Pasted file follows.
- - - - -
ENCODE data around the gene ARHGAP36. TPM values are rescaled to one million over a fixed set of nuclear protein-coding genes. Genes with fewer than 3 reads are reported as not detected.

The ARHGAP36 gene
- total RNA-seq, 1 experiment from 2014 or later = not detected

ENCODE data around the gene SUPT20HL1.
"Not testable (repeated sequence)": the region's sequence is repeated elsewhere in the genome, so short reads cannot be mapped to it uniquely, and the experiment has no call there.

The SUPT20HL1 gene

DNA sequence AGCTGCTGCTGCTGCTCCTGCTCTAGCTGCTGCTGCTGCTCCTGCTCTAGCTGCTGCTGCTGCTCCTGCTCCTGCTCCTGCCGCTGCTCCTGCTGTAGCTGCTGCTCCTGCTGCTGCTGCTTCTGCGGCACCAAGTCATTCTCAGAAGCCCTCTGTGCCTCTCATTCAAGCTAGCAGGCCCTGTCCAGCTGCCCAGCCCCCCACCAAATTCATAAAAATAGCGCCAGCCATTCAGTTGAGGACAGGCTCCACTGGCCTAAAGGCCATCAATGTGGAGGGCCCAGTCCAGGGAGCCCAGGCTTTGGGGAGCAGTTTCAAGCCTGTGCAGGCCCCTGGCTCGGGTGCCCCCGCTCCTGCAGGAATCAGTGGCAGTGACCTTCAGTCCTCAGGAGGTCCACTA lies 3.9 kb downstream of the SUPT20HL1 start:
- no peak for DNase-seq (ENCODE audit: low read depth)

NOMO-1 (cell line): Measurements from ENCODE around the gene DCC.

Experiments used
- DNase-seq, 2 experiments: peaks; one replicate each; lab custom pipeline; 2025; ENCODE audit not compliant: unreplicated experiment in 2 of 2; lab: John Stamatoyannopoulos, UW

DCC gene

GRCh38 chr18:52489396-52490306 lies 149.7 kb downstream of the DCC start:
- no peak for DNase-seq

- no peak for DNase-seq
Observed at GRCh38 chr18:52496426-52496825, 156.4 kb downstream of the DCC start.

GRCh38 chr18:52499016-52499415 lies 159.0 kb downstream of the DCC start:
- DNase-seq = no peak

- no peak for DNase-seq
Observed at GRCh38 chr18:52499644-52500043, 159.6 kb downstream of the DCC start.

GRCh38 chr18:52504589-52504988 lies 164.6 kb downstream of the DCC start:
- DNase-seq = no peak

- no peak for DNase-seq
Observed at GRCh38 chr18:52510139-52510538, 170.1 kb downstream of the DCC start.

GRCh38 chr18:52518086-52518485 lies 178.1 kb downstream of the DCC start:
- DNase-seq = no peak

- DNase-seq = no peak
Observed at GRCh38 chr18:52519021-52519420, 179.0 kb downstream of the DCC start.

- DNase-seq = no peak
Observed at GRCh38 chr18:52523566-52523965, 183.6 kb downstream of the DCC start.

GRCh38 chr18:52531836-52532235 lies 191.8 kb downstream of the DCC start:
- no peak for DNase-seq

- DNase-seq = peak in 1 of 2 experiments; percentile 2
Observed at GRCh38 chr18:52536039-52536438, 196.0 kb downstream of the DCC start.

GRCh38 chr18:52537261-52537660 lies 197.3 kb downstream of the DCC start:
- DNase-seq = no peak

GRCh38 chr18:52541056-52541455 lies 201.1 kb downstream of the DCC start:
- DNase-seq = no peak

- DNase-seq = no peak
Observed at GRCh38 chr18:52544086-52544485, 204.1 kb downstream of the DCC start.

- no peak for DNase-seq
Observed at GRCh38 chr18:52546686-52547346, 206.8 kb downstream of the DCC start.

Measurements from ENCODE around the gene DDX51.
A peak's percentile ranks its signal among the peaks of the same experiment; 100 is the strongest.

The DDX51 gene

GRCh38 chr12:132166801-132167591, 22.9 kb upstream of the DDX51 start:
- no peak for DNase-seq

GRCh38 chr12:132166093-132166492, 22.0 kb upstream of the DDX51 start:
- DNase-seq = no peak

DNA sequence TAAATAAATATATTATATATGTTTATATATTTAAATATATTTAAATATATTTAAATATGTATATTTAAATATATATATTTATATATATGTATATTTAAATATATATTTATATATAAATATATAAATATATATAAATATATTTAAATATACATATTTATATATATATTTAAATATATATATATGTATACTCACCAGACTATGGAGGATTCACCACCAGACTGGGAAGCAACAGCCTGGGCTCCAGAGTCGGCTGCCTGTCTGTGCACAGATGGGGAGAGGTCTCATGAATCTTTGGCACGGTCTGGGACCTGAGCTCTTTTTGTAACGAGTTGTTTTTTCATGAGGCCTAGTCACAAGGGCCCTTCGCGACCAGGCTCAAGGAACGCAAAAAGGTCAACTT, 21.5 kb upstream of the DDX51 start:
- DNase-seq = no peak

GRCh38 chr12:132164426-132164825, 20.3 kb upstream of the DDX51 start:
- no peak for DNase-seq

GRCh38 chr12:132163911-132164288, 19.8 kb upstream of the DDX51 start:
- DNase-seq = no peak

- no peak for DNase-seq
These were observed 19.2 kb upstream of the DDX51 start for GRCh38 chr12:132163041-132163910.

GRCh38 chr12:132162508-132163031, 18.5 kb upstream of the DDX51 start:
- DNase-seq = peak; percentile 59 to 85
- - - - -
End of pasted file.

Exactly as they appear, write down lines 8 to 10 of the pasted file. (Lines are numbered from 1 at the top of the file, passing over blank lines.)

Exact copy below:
- no peak for DNase-seq (ENCODE audit: low read depth)

NOMO-1 (cell line): Measurements from ENCODE around the gene DCC.

Experiments used